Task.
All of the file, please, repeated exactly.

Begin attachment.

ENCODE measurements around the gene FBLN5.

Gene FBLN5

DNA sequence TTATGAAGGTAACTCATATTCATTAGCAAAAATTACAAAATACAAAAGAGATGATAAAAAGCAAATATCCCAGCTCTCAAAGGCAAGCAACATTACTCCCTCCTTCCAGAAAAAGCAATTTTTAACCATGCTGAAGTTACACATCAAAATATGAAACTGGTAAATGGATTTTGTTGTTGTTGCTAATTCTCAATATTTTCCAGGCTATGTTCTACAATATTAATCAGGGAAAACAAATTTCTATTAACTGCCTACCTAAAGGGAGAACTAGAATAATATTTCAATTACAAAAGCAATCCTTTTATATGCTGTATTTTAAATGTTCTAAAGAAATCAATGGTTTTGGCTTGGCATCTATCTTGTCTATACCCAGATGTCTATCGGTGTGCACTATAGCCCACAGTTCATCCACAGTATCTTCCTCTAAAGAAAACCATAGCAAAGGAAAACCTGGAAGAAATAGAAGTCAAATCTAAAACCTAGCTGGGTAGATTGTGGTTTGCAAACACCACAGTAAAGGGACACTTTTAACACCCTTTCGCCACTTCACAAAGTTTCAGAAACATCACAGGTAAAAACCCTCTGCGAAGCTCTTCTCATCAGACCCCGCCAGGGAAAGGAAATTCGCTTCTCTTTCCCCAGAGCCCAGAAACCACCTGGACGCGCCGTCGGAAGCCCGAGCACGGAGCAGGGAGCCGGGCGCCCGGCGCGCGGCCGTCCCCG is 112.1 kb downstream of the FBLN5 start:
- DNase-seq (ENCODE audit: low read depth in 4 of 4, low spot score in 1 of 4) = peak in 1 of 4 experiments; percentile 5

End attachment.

ENCODE measurements around the gene FBLN5.

Gene FBLN5

DNA sequence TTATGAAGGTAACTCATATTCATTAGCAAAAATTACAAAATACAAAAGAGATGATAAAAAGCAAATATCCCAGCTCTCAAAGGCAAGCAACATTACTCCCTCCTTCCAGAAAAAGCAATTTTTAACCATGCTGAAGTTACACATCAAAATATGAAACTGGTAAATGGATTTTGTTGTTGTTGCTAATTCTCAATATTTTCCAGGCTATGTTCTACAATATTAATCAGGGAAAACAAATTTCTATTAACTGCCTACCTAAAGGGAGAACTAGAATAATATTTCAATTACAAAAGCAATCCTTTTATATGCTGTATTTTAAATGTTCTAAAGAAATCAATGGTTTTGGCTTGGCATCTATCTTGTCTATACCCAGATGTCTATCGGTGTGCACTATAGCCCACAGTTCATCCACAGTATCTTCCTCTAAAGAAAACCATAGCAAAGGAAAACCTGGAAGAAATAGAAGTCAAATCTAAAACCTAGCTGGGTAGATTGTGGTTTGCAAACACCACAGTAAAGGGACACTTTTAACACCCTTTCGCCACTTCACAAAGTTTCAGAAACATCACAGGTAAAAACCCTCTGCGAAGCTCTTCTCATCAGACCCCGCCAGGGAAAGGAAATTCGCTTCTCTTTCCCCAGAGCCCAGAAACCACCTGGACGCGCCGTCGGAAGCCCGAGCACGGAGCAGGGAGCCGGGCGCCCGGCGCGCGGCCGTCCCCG is 112.1 kb downstream of the FBLN5 start:
- DNase-seq (ENCODE audit: low read depth in 4 of 4, low spot score in 1 of 4) = peak in 1 of 4 experiments; percentile 5